Intelligence and Hope for Iraq

Lots of buzz this week about the revelation that US intelligence agencies now believe Iran halted its nuclear weapons program in 2003. This is jarringly inconsistent with Bush Administration efforts to convince us that Iran poses an imminent threat to world peace. Only a few weeks ago the president himself talked about a possible World War III if Iran acquires nuclear weapons.

Partisans on both ends of the spectrum quickly formulated their own explanations how the National Intelligence Estimate (or "NIE" as the cool people call it) could have such a surprising conclusion. War hawks and neoconservatives say it can't possibly be true since Iran is so obviously trying to acquire nukes. They suspect anti-Bush forces in the CIA and State Department are spinning the information to discredit the president's policy. Liberals and Democrats say the opposite: the NIE proves that the Bush Administration was once again trying to lie its way into war and this time got caught with its hand in the cookie jar.

As usual, the truth is probably somewhere in between. We need to keep several things in mind in order to evaluate this story properly. First, we are all operating in a vacuum. Most of the NIE is classified and pundits on both side haven't seen the whole thing. Some reports suggest there is "new information" that caused analysts to reassess their previous conclusions. What they new information is, and whether it even exists, is something none of us know for sure.

Second, this NIE comes from the same intelligence community that thought it was a "slam dunk" that Saddam Hussein had an active nuclear, biological and chemical weapons program in Iraq. For the last few years they've consistently said the same about Iran, until now. I would like to think they couldn't possibly be so spectacularly wrong twice in a row, but stranger things have happened.

Third, it's hard to believe the White House was surprised about this. An NIE is published only after months of dialogue between the CIA, DIA, NSA, State Department, Pentagon, and assorted other agencies. It's not something that sneaks up on you. The president's staff had to know this was coming weeks ago. If they really were blindsided, it suggests that Bush has utterly failed to get control of the intelligence bureaucracy after seven years in office. I'm not sure that even this Administration could be that incompetent.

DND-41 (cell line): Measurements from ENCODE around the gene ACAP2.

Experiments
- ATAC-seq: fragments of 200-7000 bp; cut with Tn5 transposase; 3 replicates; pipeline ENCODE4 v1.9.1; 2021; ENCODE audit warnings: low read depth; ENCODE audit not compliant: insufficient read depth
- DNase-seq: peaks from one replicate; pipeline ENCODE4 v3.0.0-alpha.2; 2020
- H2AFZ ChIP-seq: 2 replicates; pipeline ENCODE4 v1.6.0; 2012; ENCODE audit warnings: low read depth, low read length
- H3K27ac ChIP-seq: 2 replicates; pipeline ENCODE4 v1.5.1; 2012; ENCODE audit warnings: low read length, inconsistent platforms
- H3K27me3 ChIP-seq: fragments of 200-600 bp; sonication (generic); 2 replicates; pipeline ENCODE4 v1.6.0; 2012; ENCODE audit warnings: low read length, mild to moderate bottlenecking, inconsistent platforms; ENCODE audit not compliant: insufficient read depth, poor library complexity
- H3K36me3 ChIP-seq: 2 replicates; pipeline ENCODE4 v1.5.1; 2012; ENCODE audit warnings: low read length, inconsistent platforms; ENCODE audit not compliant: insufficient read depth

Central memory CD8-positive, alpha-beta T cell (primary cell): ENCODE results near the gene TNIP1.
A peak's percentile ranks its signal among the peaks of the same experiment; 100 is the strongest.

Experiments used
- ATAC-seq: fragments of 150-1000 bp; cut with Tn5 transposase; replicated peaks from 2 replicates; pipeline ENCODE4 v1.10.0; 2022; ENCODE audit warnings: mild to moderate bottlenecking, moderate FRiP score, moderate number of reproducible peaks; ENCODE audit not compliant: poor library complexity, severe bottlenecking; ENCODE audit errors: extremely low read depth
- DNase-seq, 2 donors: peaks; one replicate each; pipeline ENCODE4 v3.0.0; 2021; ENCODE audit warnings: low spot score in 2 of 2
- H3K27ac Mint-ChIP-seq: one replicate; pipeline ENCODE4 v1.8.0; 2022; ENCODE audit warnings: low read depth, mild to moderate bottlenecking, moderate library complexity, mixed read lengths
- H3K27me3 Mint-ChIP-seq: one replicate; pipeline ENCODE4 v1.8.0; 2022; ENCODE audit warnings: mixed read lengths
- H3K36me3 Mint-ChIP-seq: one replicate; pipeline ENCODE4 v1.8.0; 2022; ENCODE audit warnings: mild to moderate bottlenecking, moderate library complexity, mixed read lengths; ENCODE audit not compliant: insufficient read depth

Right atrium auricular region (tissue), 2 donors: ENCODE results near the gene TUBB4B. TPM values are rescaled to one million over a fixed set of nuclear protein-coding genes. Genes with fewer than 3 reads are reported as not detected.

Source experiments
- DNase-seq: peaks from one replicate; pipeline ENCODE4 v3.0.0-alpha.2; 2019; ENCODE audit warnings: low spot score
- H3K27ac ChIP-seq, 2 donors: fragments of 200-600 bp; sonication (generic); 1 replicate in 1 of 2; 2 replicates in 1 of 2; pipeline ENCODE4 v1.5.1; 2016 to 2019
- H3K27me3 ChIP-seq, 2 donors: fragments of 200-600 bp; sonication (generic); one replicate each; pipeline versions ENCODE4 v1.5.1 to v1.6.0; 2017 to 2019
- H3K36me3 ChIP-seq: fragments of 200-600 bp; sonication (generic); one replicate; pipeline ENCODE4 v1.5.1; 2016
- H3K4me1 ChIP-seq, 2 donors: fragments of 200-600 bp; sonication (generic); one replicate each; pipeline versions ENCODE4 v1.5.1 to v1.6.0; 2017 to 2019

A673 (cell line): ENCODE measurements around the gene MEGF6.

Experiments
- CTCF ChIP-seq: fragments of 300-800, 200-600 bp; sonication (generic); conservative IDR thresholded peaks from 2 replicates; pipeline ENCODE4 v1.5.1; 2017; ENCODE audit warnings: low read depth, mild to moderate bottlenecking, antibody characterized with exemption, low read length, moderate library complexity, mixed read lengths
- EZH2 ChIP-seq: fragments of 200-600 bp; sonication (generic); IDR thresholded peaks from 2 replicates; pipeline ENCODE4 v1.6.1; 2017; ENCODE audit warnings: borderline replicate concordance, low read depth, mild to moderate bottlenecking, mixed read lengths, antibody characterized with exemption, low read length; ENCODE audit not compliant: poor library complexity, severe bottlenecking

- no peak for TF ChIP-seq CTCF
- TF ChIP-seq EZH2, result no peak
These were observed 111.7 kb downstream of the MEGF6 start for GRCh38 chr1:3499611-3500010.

Fourth, it is exceedingly unusual for an intelligence report to underestimate a threat to the United States. The normal practice is to err on the side of caution and overstate the potential danger. That's what happened all through the Cold War, when we were told that the Soviet Army was a highly-trained, well-equipped disciplined fighting force that could pour across the Fulda Gap and overwhelm NATO anytime it wished. None of this was true, we later learned. Having been there myself, I can assure you the U.S. was extremely worried about it at the time. There must be a serious reason that this NIE breaks the pattern.

So what's going on? I agree with George Friedman at that the NIE is most likely correct; Iran probably does not have a nuclear weapons program, and never did. There is no doubt they have a nuclear energy program, but that's not surprising. They know as well as we do that the oil won't last forever. Meanwhile nuclear energy for their domestic needs means they can sell more oil for export.

The mullahs who control Iran are many things but they are not stupid. They know that there is little to gain from having nukes except the certainty of complete destruction if they ever used on on Israel or anyone else. There is, however, a lot they can gain from having the world think they are pursuing nuclear weapons. It worked for Saddam, at least until he pushed a little too far. They think they can be The Mouse That Roared.

Friedman points out that the release of the NIE at this particular juncture, intentional or not, solves a thorny geopolitical problem for both the United States and Iran. That problem is Iraq. The U.S. cannot sustain current force levels for much longer. Iran, for its part, cannot allow Iraq to become an American outpost on its border. Some compromise needs to be reached, but that cannot happen as long as the world thinks Iran has nuclear ambitions.

By removing this factor from the equation, the NIE sets the stage for serious discussions between the U.S. and Iran about the Iraq question. In fact, in an odd way the NIE could be very helpful to the U.S. in such discussions. As Friedman says, if Iran has no nuclear program then the U.S. need not make any concessions to get rid of it. We just called their bluff, in other words.

If this thesis is correct, then there may be light at the end of the tunnel for American involvement in Iraq. The Bush Administration would like nothing more than an opportunity to declare victory and leave. Iran has the power to grant that wish, but won't do so without extracting some favors from the U.S. I suspect some sort of grand bargain is being designed behind the scenes.

It's funny how hope seems to come when you least expect it - and from the places you least expect it. If the U.S. and Iran can work out their differences there is hope for a broader stability in the Middle East. Time magazine recently reported that Iran would like to have the Vatican - which has diplomatic relations on both sides - mediate in talks with the United States. Given that Pope Benedict XVI just released a new encyclical about hope called Spe Salvi, there may be a chance for a happy ending here. We should all pray for it.

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